November 17, 2004 9:42 AM PST

Microsoft invests in interoperability specialist

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Microsoft has made a minority investment in Vintela, a company that aims to consolidate management tools for several operating systems.

The amount of the investment is believed to be less than $10 million. In addition, the two companies, which were already partners, have signed new commercial and licensing agreements and will cooperate on various technology initiatives, Vintela said in a statement.

Lindon, Utah-based Vintela sells software that integrates Unix and Linux applications with Windows environments.

Vintela has developed a new application, to be available sometime next year, called Vintela Systems Manager, or VSM, which is built on Microsoft Operations Manager 2005. VSM lets a system administrator manage various systems in different environments--such as Linux, Unix and Mac OS X.

VSM does not yet support the management of Windows applications, though, which is where the relationship with Microsoft is valuable.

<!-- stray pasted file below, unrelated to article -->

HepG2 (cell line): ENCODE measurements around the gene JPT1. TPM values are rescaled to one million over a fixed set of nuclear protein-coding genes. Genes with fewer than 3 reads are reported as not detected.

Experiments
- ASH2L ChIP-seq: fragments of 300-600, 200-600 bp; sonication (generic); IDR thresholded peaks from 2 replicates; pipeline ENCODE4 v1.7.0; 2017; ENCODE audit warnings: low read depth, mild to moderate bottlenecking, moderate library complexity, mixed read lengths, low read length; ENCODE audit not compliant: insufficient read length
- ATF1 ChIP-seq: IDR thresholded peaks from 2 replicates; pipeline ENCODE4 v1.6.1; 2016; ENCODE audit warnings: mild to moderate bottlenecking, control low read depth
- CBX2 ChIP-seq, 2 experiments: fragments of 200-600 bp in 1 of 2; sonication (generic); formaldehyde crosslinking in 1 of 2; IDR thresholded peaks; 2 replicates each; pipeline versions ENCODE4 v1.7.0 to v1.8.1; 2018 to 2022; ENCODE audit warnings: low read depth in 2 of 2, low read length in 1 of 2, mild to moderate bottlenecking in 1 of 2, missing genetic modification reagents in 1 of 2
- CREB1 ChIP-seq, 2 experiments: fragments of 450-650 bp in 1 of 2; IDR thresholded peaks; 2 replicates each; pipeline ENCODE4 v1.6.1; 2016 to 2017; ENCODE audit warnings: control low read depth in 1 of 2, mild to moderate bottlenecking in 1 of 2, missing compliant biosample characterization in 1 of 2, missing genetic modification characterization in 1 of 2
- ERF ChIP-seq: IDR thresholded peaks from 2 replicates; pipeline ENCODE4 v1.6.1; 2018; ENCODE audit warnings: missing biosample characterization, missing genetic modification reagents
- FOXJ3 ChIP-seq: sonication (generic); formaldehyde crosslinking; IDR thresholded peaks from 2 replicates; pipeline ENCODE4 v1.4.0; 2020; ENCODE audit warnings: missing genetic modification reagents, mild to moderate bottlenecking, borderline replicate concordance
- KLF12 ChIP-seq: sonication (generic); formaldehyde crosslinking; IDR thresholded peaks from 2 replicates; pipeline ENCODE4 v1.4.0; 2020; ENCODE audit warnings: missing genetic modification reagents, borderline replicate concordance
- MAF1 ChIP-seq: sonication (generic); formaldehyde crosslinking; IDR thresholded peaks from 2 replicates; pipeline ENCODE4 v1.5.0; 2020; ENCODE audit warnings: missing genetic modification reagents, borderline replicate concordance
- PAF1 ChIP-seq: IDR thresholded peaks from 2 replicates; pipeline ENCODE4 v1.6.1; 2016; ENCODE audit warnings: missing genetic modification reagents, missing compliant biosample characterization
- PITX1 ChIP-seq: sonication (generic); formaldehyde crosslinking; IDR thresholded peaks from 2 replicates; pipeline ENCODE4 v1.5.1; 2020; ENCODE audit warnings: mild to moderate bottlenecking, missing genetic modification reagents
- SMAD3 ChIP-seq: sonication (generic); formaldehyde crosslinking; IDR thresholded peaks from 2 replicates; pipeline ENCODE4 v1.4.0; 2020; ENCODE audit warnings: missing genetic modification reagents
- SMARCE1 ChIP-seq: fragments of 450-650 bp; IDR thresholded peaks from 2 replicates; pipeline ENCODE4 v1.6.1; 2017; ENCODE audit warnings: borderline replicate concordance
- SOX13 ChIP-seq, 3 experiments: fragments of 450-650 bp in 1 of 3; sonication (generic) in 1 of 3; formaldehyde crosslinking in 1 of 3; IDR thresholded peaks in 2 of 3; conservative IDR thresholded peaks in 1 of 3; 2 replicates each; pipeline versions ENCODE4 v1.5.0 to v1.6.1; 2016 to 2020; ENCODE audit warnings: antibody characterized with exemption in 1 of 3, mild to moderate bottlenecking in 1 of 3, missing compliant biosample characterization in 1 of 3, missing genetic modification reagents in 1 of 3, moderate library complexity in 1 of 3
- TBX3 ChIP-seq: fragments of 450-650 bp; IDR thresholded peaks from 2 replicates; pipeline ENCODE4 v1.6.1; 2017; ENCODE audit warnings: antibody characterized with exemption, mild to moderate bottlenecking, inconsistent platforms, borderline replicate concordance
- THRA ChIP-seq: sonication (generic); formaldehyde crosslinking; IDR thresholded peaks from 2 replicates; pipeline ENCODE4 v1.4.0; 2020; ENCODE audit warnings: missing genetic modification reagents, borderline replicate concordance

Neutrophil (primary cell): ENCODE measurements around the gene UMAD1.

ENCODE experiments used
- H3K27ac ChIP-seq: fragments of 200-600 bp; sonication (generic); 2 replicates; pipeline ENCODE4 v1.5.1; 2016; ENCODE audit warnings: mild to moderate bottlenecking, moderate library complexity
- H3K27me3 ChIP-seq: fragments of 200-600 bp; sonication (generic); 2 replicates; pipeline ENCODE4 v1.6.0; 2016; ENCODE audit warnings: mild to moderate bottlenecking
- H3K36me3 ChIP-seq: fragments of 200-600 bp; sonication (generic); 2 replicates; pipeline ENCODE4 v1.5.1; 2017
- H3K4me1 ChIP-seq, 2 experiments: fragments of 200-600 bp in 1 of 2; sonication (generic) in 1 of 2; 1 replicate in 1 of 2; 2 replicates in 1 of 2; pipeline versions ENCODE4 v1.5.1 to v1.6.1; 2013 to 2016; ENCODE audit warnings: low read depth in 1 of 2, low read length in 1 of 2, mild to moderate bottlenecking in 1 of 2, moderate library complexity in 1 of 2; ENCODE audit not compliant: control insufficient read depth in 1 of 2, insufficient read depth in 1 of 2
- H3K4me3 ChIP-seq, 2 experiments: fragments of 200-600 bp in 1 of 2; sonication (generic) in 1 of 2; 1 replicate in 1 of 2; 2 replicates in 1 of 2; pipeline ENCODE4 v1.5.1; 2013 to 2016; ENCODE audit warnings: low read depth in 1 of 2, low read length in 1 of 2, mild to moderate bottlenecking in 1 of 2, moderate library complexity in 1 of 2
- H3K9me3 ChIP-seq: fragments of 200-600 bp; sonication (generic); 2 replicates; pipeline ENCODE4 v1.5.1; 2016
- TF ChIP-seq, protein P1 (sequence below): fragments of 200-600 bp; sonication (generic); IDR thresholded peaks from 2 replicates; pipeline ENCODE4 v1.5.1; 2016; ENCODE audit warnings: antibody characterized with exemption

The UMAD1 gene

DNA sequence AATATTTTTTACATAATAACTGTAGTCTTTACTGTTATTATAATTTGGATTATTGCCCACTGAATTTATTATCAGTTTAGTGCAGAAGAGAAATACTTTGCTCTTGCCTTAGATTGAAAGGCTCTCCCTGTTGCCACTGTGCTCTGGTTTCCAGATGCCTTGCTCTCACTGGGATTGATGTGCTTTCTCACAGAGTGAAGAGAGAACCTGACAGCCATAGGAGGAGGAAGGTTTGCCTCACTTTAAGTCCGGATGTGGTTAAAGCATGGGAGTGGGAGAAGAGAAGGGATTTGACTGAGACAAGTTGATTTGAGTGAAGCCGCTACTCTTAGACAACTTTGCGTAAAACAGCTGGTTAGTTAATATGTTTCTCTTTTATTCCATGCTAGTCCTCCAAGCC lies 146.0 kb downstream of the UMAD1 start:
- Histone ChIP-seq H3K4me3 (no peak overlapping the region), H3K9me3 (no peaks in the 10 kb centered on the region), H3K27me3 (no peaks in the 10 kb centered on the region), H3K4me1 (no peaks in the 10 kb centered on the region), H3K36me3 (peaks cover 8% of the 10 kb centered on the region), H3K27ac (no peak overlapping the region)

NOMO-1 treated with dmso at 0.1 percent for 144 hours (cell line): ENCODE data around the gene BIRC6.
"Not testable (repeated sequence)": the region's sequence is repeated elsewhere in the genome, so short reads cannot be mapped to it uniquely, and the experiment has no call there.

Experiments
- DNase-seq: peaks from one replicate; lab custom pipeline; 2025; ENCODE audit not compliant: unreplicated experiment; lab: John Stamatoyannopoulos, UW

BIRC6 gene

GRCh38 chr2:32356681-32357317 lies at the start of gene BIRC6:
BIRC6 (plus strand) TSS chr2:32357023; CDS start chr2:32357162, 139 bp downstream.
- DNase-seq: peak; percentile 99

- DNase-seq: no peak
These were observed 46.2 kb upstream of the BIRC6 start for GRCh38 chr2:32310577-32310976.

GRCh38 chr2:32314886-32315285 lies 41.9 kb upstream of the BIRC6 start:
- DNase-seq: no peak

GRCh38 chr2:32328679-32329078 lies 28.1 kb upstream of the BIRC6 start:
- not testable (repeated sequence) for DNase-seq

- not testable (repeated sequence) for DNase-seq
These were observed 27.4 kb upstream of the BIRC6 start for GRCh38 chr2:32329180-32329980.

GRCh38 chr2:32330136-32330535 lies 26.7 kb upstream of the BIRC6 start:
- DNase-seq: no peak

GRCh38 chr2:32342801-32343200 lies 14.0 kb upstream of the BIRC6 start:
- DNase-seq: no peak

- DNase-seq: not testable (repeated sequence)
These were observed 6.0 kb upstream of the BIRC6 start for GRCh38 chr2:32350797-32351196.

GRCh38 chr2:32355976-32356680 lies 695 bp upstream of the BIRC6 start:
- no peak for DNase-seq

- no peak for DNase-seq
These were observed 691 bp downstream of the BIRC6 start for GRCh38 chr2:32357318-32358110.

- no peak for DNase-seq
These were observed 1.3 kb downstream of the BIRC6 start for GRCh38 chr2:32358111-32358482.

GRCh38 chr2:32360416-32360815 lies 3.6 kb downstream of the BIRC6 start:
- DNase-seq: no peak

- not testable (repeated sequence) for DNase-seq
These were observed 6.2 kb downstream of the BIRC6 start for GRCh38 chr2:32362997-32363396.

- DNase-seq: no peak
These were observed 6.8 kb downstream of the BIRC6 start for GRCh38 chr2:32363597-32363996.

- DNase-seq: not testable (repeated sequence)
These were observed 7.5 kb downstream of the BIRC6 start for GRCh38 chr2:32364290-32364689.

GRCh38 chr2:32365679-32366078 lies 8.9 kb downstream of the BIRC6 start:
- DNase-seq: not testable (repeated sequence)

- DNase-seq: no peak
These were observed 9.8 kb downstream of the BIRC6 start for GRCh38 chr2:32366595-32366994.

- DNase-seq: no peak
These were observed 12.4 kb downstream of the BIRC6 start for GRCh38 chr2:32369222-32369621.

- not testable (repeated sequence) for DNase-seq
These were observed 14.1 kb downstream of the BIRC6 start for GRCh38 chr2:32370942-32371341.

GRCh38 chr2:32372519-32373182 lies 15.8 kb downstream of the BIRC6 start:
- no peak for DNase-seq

Vintela has worked with Microsoft for a number of years, and the smaller company already sells products based on Microsoft Systems Management Server (SMS) 2003 products; these Vintela tools integrate Unix and Linux applications with Windows environments.

"One of the biggest problems is that Microsoft builds the best products for managing Microsoft products," said Dave Wilson, president of Vintela.

Microsoft is said to be providing technical support for VSM.

"Customers were asking for an end-to-end solution," said David Hamilton, director of the Windows and enterprise division at Microsoft. "They were frustrated with management software. But now they can get the best of both worlds."

According to Hamilton, the user interface for the program is similar to Outlook and was designed to look familiar to reduce training costs.

The partnership was announced a day after Microsoft declared its new relationship with Dell. Under the terms of that deal, Dell will offer Microsoft SMS 2003 in a bid to simplify the job of administering and updating thousands of machines.

Dan Ilett of ZDNet UK reported from Copenhagen, Denmark.

 

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